Tsukuba Science March
SNA (Tsukuba) — People march in Tsukuba, the premier science city of Japan, to support science and fact-based policymaking in the United States and in the world.
Organizer: We’re marching in solidarity with the scientists and citizens in Washington and actually people all over the world who are trying to uphold the integrity of science. We base a lot of our decisions for ourselves as a society and for human kind in general based on reality–scientific fact. When that’s not taken into consideration, then it’s a scary path we’re headed down. We march for the scientists who are working hard every day on our behalf.
The nice thing about science is that it’s always tested and retested and reviewed by different people. When we base our decisions on any ideology, then it could be up to whoever is the leader of that group. We can’t do that for all of mankind. We’re at too critical of a point as a planet.
Climate change is the number one problem we’re facing and we look to science for some ways to cope with it and deal with it. I think it’s no accident that this day was chosen. Earth Day was chosen for this march because they want the world to recognize that we cannot go on as we’ve been going. We can’t just keep with the status quo. We have to make some changes and those changes come down to basic individuals like you and I and our lifestyles, but also in our leadership and in our policymaking. They have to be based on a reality that is recognized throughout the world.
We have to pull back and take some responsibility for what we’ve created and science will help us deal with it if we listen to them.
Considering the national and privatized institutes right here in this city, it’s the science capital of Japan. If there’s any place in Japan that should have a march, it should be here.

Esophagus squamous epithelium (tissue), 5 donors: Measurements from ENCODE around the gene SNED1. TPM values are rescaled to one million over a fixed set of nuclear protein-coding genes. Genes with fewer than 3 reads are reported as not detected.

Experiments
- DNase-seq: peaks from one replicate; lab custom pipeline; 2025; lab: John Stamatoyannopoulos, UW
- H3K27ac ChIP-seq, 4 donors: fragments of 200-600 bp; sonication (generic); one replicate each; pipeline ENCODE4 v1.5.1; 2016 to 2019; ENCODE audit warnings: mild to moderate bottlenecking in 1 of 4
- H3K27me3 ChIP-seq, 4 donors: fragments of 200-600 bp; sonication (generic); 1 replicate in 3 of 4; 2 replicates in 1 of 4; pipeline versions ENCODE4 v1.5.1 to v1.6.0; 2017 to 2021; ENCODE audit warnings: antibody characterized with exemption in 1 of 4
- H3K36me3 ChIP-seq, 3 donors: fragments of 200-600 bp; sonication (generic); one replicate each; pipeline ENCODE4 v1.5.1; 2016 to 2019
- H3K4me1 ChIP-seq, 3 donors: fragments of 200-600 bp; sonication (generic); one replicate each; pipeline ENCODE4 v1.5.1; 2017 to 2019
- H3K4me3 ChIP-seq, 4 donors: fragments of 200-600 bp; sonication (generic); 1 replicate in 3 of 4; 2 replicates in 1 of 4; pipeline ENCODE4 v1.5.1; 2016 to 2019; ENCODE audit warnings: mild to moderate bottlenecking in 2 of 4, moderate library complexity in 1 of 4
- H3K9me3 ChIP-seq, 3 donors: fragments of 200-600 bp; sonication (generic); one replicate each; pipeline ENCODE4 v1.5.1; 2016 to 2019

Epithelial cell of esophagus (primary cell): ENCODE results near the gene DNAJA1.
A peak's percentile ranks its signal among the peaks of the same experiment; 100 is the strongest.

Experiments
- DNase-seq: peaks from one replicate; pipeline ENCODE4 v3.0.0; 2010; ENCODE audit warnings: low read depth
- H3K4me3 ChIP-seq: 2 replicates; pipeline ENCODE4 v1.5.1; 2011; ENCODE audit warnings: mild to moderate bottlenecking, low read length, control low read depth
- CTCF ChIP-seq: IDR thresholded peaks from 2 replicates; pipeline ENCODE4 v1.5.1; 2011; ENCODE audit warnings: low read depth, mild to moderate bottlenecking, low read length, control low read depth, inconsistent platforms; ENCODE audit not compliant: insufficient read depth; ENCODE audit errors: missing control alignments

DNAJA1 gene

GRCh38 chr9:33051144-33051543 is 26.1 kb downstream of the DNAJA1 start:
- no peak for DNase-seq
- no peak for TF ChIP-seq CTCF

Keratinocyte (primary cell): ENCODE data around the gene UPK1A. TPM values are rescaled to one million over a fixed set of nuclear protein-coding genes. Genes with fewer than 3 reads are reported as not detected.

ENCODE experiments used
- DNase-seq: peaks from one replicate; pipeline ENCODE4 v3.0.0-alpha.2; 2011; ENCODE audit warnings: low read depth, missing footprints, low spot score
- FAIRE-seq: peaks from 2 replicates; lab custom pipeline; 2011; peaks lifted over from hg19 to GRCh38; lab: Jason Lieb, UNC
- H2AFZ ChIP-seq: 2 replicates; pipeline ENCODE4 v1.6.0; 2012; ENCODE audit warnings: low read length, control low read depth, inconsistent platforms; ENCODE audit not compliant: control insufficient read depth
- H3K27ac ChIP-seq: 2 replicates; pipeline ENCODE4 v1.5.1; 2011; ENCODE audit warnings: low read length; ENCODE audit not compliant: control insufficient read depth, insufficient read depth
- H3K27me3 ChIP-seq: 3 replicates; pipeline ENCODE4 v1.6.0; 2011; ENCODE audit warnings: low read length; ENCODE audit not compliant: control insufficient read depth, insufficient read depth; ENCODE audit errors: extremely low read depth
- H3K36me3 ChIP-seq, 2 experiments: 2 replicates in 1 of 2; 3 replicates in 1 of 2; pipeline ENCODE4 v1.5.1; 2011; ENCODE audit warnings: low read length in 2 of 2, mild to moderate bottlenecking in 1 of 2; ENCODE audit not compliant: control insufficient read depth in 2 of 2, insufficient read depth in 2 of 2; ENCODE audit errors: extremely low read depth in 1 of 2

Participant: Really in the last four years, this battle has changed a lot. I worked for the New Jersey Environmental Federation four years ago. We were talking to legislators and people in New Jersey—residents—just about getting cooling rods for nuclear plants set up and getting electric cars and electric stations. That was a very progressive agenda. It was very forward thinking. Now that battle has taken ten steps back. There’s 350 jobs not staffed at the EPA right now.
It is important that, in every corner of the world, we stand up and show people that this is what we’re fighting for and that it is important to keep it in the public eye.
Right now, data scientists are being gagged by the Trump administration. They can’t talk about their data. If we can’t agree on a base level point, then nonprofits all over the world cannot really come together on a specific set of facts. The EPA and many other US organizations were paramountly important in setting that standard.
I definitely think if you read George Orwell’s 1984, you can see many parallels there. I don’t think it’s exactly the same. The internet is a different kind of beast where, before, it was find the right answer and, now, it’s ask the right question. There are malicious people using fake news and these other sorts of post-factual ideas to influence public opinion and make people more ignorant, which is not what we want.
I trust the scientific community and the data provided by them for decades. Even ExxonMobil, when Rex Tillerson was the CEO, had data about this in the 1980s that said it was real and it was moving. Sometimes I can go outside and see how the weather has changed in the last five years and kind of think, “We have work to do.”
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